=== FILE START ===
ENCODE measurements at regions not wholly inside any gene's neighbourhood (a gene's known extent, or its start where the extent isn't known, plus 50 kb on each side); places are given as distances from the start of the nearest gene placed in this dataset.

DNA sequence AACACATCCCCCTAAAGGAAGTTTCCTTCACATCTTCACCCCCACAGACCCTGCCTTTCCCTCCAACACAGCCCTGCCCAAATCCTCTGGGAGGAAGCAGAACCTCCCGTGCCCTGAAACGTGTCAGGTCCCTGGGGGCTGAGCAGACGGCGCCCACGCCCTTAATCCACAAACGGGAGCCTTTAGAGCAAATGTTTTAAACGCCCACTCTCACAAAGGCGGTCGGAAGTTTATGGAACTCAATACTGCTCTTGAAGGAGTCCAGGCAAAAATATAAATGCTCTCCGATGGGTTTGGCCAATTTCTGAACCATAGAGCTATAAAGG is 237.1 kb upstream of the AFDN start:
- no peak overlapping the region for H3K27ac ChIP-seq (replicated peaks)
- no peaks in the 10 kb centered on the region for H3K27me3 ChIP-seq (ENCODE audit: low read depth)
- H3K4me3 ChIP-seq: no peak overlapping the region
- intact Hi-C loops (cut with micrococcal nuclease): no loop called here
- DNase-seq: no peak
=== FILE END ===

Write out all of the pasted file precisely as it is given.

ENCODE measurements at regions not wholly inside any gene's neighbourhood (a gene's known extent, or its start where the extent isn't known, plus 50 kb on each side); places are given as distances from the start of the nearest gene placed in this dataset.

DNA sequence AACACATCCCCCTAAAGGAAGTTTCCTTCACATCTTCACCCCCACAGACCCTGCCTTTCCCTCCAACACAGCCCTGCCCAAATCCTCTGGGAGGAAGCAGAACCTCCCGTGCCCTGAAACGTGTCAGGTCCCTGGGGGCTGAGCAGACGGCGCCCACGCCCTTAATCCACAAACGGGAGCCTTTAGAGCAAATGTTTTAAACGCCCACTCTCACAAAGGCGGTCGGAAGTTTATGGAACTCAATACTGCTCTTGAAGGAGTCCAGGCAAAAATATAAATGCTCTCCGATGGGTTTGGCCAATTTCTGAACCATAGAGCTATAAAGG is 237.1 kb upstream of the AFDN start:
- no peak overlapping the region for H3K27ac ChIP-seq (replicated peaks)
- no peaks in the 10 kb centered on the region for H3K27me3 ChIP-seq (ENCODE audit: low read depth)
- H3K4me3 ChIP-seq: no peak overlapping the region
- intact Hi-C loops (cut with micrococcal nuclease): no loop called here
- DNase-seq: no peak